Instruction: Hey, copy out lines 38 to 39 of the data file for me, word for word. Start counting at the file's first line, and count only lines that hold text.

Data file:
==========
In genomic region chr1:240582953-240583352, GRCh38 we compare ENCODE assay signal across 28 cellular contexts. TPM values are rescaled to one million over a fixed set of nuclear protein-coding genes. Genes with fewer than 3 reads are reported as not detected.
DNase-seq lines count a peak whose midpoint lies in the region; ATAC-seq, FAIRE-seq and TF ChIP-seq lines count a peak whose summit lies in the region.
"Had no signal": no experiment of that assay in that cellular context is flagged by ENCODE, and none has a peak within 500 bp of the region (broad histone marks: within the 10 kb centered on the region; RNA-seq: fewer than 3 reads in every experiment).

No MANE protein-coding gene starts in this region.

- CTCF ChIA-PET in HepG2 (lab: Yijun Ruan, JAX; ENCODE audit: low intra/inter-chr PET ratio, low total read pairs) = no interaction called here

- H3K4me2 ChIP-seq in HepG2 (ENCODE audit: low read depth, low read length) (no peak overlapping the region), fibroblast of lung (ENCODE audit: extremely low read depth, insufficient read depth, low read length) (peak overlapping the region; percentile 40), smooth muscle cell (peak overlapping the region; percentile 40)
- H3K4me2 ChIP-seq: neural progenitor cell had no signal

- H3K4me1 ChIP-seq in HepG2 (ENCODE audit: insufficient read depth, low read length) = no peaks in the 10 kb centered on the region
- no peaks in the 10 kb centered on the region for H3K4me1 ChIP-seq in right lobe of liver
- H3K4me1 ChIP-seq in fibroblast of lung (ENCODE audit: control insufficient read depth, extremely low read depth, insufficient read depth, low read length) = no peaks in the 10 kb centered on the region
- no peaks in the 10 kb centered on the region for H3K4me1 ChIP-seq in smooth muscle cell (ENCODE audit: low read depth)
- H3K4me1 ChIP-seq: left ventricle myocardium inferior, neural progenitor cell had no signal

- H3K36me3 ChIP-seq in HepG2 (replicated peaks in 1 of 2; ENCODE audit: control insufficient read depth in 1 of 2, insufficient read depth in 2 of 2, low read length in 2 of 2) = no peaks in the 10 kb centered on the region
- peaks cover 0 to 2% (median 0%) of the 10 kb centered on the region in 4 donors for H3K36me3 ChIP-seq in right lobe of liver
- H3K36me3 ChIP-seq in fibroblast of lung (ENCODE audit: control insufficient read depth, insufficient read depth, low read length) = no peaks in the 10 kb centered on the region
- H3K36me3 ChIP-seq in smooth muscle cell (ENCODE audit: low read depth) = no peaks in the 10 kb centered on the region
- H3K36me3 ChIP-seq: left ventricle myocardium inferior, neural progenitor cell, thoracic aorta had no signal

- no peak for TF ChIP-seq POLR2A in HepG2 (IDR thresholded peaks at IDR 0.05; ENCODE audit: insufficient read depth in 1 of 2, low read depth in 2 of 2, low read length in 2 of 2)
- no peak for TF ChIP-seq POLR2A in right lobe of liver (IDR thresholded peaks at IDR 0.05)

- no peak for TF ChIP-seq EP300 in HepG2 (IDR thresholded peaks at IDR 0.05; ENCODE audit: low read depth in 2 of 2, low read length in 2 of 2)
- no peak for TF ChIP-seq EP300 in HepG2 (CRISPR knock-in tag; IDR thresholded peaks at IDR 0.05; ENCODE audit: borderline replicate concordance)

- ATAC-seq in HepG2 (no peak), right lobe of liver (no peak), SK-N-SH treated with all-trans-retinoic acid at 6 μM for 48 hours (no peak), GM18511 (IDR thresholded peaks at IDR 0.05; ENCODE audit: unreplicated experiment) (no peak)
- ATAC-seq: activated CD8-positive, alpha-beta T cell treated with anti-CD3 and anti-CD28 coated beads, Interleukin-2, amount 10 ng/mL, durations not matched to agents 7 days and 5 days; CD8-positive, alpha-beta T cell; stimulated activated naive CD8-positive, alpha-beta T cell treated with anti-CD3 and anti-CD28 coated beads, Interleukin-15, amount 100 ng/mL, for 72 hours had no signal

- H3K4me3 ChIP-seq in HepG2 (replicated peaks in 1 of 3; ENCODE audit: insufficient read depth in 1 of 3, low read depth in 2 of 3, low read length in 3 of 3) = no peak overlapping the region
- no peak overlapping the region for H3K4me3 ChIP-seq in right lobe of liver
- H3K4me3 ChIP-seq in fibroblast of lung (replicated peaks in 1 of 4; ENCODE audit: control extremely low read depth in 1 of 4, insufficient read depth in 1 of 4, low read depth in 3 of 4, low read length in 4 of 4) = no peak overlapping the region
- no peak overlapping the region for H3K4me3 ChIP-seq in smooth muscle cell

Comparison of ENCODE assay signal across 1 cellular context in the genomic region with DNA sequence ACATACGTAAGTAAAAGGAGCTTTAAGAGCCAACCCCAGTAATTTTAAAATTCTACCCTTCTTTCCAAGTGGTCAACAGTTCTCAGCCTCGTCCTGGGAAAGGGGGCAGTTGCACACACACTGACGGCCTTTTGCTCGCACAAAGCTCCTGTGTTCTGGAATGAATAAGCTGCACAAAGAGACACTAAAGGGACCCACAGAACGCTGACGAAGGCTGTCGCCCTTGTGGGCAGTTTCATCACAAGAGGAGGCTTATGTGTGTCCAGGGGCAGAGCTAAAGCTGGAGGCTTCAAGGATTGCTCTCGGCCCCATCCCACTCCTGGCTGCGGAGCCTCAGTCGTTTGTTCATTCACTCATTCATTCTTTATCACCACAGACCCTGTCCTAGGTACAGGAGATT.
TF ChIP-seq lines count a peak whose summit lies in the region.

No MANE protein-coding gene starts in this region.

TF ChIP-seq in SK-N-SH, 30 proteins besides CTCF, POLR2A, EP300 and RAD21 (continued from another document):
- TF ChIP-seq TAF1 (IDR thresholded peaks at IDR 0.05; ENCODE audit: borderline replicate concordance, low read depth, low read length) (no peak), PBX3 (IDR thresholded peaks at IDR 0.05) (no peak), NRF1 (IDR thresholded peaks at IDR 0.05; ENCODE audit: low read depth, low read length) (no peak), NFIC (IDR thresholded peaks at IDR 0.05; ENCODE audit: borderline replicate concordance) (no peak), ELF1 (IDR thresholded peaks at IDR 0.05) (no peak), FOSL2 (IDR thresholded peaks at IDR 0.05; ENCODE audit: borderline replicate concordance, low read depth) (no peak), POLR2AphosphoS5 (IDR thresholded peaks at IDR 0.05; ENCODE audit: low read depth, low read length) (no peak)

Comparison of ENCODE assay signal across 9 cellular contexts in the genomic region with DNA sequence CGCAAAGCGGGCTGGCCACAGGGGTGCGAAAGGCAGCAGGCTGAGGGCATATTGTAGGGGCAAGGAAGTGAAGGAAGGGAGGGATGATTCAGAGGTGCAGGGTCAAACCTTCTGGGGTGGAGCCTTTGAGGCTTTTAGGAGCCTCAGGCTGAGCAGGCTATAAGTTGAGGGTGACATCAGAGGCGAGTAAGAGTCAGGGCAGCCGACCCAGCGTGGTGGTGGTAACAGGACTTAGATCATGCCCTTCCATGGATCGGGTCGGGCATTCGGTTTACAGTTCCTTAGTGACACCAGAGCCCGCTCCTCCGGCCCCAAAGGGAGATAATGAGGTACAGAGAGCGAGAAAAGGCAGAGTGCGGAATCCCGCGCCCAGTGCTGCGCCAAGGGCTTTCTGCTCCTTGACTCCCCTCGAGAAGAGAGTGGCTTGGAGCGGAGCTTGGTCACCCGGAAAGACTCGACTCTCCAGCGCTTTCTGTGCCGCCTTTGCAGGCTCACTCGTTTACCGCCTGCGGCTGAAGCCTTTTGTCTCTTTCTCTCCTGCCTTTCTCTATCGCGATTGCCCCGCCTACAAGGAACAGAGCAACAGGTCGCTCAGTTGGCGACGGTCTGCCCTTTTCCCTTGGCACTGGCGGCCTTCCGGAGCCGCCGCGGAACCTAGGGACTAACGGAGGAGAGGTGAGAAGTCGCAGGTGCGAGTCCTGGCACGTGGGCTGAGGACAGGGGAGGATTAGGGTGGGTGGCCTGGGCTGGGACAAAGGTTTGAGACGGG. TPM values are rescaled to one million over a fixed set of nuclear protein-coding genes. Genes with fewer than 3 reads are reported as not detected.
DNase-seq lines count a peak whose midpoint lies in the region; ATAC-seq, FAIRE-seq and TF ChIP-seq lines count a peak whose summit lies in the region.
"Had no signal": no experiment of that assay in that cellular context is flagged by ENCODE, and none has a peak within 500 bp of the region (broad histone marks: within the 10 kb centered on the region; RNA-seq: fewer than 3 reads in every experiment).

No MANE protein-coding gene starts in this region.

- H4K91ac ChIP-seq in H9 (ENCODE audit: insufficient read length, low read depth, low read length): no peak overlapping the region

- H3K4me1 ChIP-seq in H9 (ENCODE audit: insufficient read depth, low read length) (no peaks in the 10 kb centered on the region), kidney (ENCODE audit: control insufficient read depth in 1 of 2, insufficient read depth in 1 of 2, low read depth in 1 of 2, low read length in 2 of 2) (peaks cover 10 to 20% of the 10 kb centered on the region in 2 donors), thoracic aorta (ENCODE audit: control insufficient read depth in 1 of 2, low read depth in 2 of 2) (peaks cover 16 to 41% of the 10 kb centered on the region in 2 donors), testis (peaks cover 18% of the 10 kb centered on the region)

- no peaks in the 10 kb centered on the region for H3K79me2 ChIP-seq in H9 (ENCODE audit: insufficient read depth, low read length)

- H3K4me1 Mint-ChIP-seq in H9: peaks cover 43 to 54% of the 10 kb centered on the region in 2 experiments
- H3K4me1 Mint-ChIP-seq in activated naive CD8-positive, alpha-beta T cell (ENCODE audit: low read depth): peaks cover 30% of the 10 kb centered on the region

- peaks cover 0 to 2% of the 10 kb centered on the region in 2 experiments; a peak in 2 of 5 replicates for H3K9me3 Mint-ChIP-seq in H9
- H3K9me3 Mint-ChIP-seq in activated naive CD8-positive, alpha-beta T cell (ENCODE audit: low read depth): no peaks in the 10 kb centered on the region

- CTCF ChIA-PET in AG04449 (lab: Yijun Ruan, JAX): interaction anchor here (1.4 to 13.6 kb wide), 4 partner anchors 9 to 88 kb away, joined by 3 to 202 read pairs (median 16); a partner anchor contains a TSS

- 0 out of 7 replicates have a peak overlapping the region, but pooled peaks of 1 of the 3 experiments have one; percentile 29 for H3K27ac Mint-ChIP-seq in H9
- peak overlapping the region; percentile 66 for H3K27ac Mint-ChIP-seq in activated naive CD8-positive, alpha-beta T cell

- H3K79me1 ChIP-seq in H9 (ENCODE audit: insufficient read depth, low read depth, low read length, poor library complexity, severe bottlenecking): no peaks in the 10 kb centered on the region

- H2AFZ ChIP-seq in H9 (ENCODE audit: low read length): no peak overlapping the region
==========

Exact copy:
- H3K4me1 ChIP-seq in H9 (ENCODE audit: insufficient read depth, low read length) (no peaks in the 10 kb centered on the region), kidney (ENCODE audit: control insufficient read depth in 1 of 2, insufficient read depth in 1 of 2, low read depth in 1 of 2, low read length in 2 of 2) (peaks cover 10 to 20% of the 10 kb centered on the region in 2 donors), thoracic aorta (ENCODE audit: control insufficient read depth in 1 of 2, low read depth in 2 of 2) (peaks cover 16 to 41% of the 10 kb centered on the region in 2 donors), testis (peaks cover 18% of the 10 kb centered on the region)

- no peaks in the 10 kb centered on the region for H3K79me2 ChIP-seq in H9 (ENCODE audit: insufficient read depth, low read length)